George Washington Carver
Diamond, Missouri, U.S.
|Died||January 5, 1943 (about 79 years old)|
Tuskegee, Alabama, U.S.
|Alma mater||Iowa State University|
|Awards||Spingarn Medal (1923)|
George Washington Carver (c. January 1860 – January 5, 1943) was an American educator, botanist (someone who works with plants), and inventor. He is best known for his work with peanuts, sweet potatoes, and other crops.
Carver's reputation is based on his research into and promotion of alternative crops to cotton, such as peanuts, soybeans and sweet potatoes, which also aided nutrition for farm families. He wanted poor farmers to grow alternative crops both as a source of their own food and as a source of other products to improve their quality of life.
The most popular of his 44 practical bulletins for farmers contained 105 food recipes using peanuts. He also developed and promoted about 100 products made from peanuts that were useful for the house and farm, including cosmetics, dyes, paints, plastics, gasoline, and nitroglycerin. He received numerous honors for his work, including the Spingarn Medal of the NAACP.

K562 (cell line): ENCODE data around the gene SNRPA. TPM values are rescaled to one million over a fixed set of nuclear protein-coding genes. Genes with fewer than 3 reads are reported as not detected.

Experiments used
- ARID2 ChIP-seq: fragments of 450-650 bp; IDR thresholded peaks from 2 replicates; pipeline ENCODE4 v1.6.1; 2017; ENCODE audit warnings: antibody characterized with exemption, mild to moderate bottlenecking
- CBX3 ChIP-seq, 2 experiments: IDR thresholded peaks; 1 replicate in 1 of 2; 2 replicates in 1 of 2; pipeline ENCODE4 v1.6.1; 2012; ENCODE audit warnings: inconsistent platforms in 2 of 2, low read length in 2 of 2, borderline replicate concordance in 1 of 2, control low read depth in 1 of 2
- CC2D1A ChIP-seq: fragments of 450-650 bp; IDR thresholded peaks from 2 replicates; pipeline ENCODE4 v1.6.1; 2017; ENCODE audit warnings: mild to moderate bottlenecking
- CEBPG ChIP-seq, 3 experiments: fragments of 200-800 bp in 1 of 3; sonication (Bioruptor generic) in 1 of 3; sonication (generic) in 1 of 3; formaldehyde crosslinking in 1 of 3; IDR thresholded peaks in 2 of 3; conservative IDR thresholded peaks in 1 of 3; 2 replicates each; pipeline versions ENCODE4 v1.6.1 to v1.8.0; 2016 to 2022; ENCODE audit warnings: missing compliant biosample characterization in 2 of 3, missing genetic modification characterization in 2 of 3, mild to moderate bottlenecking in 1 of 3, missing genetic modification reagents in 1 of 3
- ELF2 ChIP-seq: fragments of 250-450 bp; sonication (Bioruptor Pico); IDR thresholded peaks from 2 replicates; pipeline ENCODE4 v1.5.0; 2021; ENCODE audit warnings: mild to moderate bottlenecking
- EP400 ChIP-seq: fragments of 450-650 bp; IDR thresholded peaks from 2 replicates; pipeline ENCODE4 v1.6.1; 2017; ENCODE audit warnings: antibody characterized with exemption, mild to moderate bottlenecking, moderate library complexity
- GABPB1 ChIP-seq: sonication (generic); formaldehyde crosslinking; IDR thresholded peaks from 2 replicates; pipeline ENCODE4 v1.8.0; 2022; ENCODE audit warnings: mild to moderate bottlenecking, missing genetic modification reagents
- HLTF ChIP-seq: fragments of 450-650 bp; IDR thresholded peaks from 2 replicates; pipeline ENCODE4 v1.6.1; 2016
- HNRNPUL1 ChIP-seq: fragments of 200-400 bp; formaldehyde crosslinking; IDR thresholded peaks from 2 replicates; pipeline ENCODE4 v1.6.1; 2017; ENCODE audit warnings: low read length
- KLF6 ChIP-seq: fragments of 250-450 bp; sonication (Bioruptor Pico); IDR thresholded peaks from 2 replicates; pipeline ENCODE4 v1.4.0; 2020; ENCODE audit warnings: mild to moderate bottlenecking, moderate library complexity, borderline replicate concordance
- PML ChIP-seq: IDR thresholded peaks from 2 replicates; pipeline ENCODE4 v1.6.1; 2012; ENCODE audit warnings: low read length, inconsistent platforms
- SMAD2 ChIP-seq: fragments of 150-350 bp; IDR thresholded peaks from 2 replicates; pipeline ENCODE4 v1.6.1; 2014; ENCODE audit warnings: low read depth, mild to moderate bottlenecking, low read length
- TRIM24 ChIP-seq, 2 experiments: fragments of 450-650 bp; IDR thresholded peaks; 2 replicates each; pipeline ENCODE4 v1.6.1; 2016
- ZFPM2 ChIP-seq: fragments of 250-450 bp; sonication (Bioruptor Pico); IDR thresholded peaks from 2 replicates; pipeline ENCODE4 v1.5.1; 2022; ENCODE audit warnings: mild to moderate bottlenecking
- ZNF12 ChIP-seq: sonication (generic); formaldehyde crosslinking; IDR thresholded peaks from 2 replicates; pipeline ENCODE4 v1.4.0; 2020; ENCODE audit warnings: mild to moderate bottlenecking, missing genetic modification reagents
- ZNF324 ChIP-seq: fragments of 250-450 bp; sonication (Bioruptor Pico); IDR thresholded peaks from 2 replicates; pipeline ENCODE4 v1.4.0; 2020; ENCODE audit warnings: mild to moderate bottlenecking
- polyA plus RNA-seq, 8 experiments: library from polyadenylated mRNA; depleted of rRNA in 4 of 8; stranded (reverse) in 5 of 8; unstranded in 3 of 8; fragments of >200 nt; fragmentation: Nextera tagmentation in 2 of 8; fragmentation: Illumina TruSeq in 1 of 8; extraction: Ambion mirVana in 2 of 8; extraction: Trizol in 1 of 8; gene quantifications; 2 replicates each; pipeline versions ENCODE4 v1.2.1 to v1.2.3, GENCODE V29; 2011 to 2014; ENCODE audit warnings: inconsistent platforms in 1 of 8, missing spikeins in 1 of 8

He was born into slavery in January 1864 in Diamond, Missouri. The exact date of his birth is unknown. He studied in Simpson College when he was 22. Much of Carver's fame is based on his research. He died on January 5, 1943 after a fall he had in his home in Tuskegee, Alabama on January 5, 1943.
References[change | change source]
- "George Washington Carver". www.nndb.com. Retrieved 2018-02-21.
- Carver, George Washington. 1916. "How to Grow the Peanut and 105 Ways of Preparing it for Human Consumption", Tuskegee Institute Experimental Station Bulletin 31.